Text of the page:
If you are a hiker, then you should not use the smart phone as your general navigations device. It should be held in reserve to to call for help and to communicate with SAR if there is a problem. Using the phone runs down the batteries and makes your best chance at calling for help less and less useful. Navigation is best done with a purpose-built wilderness GPS with updated maps, or a paper map and compass.
Additional links and map services for navigation
- CalTopo – Research, plan, share, and take maps with you on your mobile device
- Gaia Maps – Plan trips and record GPS tracks for free. (The premium membership is affordable and I personally use it).
- Fatmap – 3D Map & Guides for Skiing, Hiking and Biking
You should know how to handle an encounter with bears or cougars in case you come across any during your hike.
We have a page dedicated to bear and wildlife-specific safety here.
Traveling in the winter carries a whole new set of risks.
We have a page dedicated to winter-specific safety here.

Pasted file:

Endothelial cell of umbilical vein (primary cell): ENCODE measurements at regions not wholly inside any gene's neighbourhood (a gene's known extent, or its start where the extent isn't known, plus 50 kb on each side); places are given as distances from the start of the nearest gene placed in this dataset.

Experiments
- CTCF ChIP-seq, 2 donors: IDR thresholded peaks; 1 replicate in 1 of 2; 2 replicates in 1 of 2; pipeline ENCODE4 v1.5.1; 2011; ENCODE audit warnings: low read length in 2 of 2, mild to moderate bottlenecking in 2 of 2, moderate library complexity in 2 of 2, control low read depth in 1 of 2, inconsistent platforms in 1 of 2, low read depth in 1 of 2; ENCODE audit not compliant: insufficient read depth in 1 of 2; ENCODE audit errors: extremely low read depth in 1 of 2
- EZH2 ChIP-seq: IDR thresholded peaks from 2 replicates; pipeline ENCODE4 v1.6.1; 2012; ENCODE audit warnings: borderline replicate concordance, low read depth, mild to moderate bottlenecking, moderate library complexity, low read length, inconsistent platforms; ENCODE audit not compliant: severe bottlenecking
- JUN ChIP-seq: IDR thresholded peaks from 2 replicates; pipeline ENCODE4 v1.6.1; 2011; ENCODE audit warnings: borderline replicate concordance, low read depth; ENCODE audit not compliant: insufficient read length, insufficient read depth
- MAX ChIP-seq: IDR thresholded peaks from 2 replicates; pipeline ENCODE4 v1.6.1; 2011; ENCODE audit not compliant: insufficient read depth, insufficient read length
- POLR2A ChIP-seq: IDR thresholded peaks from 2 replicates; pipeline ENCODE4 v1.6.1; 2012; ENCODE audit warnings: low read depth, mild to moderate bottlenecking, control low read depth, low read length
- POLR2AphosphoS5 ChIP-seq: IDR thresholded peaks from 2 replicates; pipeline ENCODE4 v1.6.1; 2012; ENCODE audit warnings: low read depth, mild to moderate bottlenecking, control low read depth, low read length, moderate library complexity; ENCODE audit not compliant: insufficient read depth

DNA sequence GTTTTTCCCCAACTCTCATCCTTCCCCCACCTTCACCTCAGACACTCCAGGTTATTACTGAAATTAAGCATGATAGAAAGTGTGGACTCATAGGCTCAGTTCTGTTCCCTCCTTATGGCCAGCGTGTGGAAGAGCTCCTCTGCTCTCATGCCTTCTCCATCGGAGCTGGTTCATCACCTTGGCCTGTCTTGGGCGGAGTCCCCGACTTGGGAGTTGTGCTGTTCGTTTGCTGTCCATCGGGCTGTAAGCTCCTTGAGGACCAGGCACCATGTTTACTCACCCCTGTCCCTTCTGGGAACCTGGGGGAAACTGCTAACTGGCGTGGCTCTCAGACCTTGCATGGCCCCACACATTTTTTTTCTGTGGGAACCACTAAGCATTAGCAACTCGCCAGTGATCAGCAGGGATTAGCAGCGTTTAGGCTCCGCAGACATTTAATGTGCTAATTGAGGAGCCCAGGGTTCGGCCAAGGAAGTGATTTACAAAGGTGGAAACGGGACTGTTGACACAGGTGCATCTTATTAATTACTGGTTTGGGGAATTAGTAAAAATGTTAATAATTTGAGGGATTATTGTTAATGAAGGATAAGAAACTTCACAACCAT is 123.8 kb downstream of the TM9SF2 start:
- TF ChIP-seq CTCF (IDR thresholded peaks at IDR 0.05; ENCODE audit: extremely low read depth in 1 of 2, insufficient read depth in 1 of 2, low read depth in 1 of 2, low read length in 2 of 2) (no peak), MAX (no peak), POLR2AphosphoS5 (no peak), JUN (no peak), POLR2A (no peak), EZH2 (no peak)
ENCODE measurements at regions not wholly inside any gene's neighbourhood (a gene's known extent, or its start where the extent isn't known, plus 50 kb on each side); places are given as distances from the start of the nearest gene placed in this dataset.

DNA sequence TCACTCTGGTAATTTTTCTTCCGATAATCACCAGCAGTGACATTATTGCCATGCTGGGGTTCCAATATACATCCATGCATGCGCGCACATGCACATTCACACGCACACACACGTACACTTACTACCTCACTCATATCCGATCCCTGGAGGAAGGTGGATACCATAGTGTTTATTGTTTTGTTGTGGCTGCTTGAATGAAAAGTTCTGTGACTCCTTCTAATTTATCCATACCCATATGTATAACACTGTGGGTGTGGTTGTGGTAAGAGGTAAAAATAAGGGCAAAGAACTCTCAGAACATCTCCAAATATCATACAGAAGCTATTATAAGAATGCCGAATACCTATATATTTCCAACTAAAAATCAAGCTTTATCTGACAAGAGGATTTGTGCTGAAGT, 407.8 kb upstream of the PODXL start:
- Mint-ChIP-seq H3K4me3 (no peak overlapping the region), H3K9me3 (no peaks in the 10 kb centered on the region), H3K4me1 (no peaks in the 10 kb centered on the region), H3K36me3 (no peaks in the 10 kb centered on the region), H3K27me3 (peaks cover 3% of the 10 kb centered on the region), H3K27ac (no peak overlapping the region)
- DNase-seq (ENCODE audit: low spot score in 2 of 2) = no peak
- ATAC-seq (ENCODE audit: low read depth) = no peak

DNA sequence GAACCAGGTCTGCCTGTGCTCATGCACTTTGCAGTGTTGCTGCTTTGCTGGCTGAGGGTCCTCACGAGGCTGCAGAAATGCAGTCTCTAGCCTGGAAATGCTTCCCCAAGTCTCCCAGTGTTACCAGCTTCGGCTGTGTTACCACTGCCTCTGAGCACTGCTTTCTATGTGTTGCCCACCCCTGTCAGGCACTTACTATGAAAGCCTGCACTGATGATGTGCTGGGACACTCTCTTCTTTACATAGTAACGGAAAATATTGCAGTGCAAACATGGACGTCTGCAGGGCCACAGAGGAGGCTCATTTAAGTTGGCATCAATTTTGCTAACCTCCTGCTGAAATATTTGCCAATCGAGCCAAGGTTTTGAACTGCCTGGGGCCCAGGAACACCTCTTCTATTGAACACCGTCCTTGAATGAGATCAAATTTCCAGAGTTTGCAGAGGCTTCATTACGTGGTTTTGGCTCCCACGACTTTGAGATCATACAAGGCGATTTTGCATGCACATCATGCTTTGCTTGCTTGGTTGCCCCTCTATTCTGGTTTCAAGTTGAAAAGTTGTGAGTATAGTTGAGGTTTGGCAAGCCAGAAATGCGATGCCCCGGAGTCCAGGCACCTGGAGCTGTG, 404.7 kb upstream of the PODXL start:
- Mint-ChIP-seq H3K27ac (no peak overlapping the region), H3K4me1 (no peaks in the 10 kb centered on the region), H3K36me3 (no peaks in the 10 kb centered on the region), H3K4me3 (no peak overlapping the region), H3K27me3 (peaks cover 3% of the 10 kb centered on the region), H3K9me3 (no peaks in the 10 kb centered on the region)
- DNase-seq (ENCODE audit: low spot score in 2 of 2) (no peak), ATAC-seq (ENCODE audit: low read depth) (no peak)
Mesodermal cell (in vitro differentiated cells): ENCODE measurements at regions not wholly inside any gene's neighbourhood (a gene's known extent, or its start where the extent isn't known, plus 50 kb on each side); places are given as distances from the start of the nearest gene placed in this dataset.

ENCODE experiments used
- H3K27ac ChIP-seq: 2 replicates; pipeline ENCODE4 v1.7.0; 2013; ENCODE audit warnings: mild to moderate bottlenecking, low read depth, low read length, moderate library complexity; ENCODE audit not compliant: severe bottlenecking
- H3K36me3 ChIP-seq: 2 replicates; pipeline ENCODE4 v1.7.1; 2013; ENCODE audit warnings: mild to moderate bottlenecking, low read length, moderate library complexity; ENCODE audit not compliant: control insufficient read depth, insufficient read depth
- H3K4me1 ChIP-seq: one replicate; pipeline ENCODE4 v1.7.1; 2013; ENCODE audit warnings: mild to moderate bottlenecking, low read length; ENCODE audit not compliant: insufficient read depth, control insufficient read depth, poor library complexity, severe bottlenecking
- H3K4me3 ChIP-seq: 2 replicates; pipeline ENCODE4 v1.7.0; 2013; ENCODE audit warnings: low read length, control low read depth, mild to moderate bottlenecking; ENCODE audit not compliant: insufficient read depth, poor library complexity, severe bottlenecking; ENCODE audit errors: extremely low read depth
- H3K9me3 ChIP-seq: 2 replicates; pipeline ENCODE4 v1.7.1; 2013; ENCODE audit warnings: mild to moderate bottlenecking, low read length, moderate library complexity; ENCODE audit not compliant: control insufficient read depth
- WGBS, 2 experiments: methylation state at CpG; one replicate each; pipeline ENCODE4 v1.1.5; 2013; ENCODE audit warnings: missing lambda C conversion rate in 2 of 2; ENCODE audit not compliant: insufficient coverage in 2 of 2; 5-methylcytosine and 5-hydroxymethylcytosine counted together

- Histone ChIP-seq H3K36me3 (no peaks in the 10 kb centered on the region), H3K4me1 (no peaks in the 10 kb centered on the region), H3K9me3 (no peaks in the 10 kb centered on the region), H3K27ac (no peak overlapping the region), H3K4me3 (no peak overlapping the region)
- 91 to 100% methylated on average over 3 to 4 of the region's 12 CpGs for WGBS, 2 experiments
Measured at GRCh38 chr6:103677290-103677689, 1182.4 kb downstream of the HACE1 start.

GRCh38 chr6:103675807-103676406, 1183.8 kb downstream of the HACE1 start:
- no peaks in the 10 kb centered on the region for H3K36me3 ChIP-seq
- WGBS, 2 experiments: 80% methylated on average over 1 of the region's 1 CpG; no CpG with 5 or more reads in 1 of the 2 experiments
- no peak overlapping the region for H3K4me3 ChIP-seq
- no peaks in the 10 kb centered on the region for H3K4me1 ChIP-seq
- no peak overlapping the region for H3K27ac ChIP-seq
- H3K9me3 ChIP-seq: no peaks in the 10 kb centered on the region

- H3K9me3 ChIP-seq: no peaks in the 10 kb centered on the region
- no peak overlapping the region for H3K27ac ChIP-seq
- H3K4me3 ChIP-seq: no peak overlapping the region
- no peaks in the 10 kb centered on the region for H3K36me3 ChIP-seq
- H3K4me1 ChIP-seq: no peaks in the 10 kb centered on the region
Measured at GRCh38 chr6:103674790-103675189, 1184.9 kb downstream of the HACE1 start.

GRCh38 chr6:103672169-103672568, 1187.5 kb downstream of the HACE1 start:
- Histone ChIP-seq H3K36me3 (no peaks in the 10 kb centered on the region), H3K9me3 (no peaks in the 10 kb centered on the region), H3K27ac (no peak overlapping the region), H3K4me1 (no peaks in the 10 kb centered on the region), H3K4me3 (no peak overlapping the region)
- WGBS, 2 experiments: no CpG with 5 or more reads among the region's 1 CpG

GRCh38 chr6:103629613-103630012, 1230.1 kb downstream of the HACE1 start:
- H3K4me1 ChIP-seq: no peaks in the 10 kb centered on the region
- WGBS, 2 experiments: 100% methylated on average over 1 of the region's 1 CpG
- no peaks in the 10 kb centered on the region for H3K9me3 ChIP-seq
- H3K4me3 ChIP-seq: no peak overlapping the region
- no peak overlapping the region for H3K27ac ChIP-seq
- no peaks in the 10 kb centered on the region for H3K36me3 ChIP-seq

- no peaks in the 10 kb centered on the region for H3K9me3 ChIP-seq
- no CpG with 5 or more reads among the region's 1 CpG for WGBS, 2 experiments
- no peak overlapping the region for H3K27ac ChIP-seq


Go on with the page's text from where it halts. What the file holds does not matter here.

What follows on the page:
The Essentials are a MUST for any outing. The Essentials are a minimum required amount of gear to take on all your hikes. The easiest thing is to put most of the items in a single, waterproof bag that stays in your backpack and never comes out.
The Essentials include:
- Illumination – A flashlight or headlamp in case you get caught in the dark. Headlamps are ideal as they are small, lightweight, have long battery life and enable you to keep your hands free. Always make sure you have fully-charged batteries before each trip.
- Firemaking kit – Waterproof matches or waterproof lighter in case you need to stay on the mountain overnight or find yourself needing to quickly warm up. It is also prudent to bring some firestarter, such as lint from your clothes dryer at home, so you can quickly get a fire started. A small candle is also helpful to have in your kit.